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Tswaing Meteorite Crater (Northern Flagship project)


The only ecotourism destination of its kind in South Africa: Exploring the past, protecting the present, serving the future.

Some 220 000 years ago a blazing stony meteorite the size of half a football field slammed into the earth`s crust. The impact formed a crater, 1,4 km in diameter and 200 m deep. This crater, formerly known as the Pretoria Saltpan (or Zoutpan), is situated 40 km north to the northwest of Pretoria. It is one of the best-preserved terrestrial meteorite impact craters anywhere in the world. Other important craters in Southern Africa are Roter Kamm, Kalkkop, Morokweng and the Vredefort Dome.

Today, Tswaing, meaning Place of Salt in Setswana, is a 1946-hectare conservation area in Gauteng, some 40 km northwest of Central Pretoria. It borders on the Winterveld and Soshanguve settlements. The registered landowner is the national Department of Public Works. Tswaing falls within the area of the City of Tshwane. Tswaing is managed by the Northern Flagship Institution, a parastatal heritage conservation institute (comprising the national museums in Gauteng), established in terms of the 1998 Cultural Institutions Act.The main features of Tswaing are a 220 000-year old meteorite impact crater (100 m deep and 1,13 km across), a wetland (marsh) area, a variety of ecosystems and the remains of a factory that produced soda ash and salt.










Tswaing is a sensitive and unique conservation area for the careful and sustainable management of its multiple cultural and natural heritage resources in the disciplines of geology, the environmental sciences, biology and human history. Strong emphasis is placed on the protection and use of the area`s natural and cultural heritage for research, environmental education, recreation and community empowerment. This is achieved in close consultation with local communities, scientists, conservation agencies, private sector business and national, provincial and metropolitan government institutions.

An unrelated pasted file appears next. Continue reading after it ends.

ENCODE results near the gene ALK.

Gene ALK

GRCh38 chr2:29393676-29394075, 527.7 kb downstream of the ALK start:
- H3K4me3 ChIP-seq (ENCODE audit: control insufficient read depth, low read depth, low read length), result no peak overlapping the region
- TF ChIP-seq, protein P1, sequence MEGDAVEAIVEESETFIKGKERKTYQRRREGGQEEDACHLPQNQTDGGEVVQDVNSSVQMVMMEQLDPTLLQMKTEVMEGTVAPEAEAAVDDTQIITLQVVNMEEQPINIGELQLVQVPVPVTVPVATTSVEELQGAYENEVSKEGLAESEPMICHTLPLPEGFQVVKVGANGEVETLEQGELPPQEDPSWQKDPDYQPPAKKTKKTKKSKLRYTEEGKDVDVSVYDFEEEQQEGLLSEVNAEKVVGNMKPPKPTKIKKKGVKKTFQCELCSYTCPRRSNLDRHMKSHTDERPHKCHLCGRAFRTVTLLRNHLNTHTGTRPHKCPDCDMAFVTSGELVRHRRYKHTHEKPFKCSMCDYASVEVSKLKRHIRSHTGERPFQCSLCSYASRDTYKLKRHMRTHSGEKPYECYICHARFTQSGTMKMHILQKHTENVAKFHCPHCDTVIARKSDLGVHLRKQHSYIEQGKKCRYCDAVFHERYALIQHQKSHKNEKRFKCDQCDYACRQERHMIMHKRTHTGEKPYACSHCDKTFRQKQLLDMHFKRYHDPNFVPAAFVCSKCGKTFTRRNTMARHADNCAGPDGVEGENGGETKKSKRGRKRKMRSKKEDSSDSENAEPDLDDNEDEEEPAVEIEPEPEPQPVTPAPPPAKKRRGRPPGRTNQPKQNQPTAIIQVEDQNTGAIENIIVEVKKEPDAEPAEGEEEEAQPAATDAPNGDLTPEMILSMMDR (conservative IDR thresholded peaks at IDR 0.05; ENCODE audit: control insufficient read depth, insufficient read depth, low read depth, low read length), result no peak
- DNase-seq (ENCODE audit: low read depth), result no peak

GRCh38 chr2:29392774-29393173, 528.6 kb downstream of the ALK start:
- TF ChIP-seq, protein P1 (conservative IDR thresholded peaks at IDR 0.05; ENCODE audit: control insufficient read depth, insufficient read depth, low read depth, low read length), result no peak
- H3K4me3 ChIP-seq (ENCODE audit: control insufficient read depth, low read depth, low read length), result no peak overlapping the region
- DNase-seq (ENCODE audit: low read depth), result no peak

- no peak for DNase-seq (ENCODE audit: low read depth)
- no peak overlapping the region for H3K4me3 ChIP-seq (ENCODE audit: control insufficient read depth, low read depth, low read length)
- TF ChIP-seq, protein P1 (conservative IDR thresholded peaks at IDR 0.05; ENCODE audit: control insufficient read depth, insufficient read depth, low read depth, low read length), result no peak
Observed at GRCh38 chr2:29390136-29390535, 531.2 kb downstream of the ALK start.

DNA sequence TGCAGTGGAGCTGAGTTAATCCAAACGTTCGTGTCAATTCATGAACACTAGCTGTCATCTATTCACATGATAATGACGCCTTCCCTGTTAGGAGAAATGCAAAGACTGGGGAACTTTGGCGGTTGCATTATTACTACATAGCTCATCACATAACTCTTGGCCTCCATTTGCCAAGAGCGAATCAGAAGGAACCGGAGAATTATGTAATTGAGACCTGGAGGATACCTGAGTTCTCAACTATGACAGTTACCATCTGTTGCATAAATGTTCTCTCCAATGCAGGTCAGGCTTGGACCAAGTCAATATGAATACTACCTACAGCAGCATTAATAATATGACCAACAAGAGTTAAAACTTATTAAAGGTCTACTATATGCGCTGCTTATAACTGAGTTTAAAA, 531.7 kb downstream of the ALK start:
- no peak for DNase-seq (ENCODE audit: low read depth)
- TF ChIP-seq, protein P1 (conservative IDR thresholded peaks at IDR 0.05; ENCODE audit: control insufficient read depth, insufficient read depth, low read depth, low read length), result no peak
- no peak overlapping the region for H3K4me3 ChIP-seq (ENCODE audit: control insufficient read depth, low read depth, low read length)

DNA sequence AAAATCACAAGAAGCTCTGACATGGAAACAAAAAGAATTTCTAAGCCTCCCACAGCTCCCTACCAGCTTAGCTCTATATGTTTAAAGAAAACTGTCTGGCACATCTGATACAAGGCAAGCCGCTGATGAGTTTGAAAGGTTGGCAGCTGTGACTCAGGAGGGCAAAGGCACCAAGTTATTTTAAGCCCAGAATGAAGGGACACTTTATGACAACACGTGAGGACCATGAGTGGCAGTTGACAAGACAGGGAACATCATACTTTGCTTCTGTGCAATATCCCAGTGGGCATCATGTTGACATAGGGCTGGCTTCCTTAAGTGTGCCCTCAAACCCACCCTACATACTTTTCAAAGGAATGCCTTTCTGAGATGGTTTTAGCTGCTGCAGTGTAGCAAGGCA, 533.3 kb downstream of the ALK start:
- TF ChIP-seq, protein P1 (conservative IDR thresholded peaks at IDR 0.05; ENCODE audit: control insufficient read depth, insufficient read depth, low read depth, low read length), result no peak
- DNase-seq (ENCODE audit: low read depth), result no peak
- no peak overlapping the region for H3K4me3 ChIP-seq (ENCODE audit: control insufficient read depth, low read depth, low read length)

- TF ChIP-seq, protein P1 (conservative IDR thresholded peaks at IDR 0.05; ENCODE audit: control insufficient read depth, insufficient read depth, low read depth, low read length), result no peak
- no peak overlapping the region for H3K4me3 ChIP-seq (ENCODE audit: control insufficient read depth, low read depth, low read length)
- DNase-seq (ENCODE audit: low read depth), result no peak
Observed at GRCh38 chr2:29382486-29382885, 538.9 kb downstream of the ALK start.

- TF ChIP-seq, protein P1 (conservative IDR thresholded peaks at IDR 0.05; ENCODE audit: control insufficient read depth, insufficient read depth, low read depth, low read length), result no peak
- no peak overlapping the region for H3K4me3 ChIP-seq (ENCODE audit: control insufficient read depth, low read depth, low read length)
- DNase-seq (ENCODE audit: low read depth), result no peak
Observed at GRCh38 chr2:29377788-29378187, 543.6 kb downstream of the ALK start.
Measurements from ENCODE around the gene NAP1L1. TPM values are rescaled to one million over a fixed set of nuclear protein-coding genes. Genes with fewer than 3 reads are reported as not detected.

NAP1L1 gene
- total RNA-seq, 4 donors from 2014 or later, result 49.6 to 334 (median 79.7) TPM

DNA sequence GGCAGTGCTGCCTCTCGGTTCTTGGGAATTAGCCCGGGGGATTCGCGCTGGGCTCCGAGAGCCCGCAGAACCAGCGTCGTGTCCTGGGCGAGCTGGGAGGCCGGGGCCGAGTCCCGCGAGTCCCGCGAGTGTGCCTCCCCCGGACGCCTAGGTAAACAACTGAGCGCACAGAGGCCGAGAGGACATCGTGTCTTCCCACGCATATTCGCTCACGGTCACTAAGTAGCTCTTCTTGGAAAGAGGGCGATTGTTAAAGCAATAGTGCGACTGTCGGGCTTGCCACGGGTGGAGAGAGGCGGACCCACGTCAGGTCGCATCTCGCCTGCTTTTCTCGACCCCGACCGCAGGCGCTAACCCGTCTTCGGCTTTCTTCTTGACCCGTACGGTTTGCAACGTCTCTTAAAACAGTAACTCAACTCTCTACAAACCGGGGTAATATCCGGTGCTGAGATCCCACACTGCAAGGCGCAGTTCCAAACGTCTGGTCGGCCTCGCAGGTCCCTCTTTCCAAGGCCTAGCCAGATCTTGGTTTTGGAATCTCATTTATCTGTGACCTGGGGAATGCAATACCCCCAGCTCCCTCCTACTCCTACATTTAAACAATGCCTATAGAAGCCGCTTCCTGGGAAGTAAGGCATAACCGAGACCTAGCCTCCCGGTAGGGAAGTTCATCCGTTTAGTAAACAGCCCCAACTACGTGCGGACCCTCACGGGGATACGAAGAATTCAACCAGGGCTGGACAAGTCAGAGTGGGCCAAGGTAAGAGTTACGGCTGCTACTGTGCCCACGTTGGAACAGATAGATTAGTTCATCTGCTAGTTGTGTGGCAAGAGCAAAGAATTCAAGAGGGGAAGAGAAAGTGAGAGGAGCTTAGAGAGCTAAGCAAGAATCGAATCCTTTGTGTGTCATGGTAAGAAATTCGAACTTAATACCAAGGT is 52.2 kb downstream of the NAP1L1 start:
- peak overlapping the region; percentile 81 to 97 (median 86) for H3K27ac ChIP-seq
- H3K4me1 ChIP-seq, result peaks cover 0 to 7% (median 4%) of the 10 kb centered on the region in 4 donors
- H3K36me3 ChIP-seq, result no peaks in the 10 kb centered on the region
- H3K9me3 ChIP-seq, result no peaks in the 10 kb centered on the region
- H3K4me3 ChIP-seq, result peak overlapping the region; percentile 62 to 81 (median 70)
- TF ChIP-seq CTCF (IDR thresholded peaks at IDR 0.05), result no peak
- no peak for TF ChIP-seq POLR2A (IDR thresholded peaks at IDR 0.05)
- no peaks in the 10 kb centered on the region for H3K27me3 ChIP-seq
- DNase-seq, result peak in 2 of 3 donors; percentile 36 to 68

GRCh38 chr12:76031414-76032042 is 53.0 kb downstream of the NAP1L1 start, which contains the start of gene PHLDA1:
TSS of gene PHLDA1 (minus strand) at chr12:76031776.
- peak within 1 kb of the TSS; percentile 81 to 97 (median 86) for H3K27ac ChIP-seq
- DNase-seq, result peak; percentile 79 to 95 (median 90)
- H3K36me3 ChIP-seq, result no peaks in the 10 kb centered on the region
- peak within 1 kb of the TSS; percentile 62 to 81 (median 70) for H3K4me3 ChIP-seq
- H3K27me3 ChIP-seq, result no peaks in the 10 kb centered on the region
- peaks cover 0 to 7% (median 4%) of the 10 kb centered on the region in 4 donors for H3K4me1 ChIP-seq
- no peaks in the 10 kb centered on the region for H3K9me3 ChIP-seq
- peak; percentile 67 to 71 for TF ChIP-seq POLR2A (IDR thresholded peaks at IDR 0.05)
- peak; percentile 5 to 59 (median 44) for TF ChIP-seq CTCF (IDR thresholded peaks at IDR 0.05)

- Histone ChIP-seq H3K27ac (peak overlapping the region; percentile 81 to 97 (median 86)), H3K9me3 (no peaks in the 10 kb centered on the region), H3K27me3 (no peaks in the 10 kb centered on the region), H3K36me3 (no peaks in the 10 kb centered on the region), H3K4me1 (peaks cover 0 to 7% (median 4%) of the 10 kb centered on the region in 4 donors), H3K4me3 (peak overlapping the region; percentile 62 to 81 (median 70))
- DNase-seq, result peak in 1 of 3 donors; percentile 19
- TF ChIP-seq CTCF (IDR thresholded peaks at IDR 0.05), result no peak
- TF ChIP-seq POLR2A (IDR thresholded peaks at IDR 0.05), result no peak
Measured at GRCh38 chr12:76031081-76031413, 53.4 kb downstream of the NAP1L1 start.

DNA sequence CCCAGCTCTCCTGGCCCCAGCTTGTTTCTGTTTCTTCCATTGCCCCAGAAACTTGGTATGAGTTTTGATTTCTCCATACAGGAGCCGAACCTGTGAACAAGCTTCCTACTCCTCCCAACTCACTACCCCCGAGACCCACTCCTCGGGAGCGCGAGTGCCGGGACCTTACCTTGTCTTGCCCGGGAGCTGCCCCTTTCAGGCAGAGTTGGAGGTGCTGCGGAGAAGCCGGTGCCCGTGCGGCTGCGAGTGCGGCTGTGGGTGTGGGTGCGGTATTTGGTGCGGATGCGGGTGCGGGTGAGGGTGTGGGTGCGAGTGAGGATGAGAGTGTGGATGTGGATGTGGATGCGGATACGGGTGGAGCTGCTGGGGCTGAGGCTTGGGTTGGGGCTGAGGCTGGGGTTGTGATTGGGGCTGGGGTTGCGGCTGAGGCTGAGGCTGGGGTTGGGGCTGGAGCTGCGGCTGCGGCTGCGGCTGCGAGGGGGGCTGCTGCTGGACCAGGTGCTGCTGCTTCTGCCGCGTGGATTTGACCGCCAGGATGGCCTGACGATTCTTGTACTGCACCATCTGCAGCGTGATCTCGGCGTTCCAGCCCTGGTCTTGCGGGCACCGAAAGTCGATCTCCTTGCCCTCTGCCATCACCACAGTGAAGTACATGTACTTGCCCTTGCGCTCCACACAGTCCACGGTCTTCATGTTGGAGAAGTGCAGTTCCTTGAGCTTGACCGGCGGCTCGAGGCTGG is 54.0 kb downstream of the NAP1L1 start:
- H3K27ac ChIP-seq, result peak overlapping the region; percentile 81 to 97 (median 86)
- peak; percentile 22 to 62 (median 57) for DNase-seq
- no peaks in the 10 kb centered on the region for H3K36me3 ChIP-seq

Among the 165 known terrestrial meteorite impact craters in the world, the Tswaing Crater is exceptional due to its excellent state of conservation and because there are very few small meteorite craters left on earth. The 90 m of sedimentary deposits on the original crater floor contain an unparalleled record of climate changes in the Southern Hemisphere over the past 220 000 years. The conservation area also has a relatively unique variety of ecosystems. Tswaing is an important part of our cultural and natural heritage and could one day become a World Heritage Site. Finally, the development of Tswaing is a showcase of successful partnerships between national, provincial and local government institutions, private sector, local and interested communities.



Tswaing`s natural and cultural heritage resources include a variety of ecosystems and plant species, game (introduced by Gauteng Province in 2002), a large number of bird species (about 240 thus far), smaller mammals (amongst others otters, genets, brown hyenas, civets and steenbok), reptiles (including pythons, land and water monitors, tortoises, terrapins), frogs, a river with a large wetland, archaeological sites and the ruins of the soda mine and factory.

Current visitor services and products include the 7,2-km Tswaing Crater Trail, museum display, group accommodation (64 persons) and education programmes. Tswaing is also available for documentary and commercial film and video productions, sports and cultural events, small conferences and for the promotion of new commercial private sector services and products.

Named after the lake, Tswaing is a 2000-hectare conservation area offering group accommodation, bush and wilderness camp sites, four hiking trails, guided walks, education programmes and museum displays. Experience the grandeur of the crater and also the tranquillity of the surrounding African bushveld and wetland with its unusual diversity of wildlife and an exceptional variety of birds!

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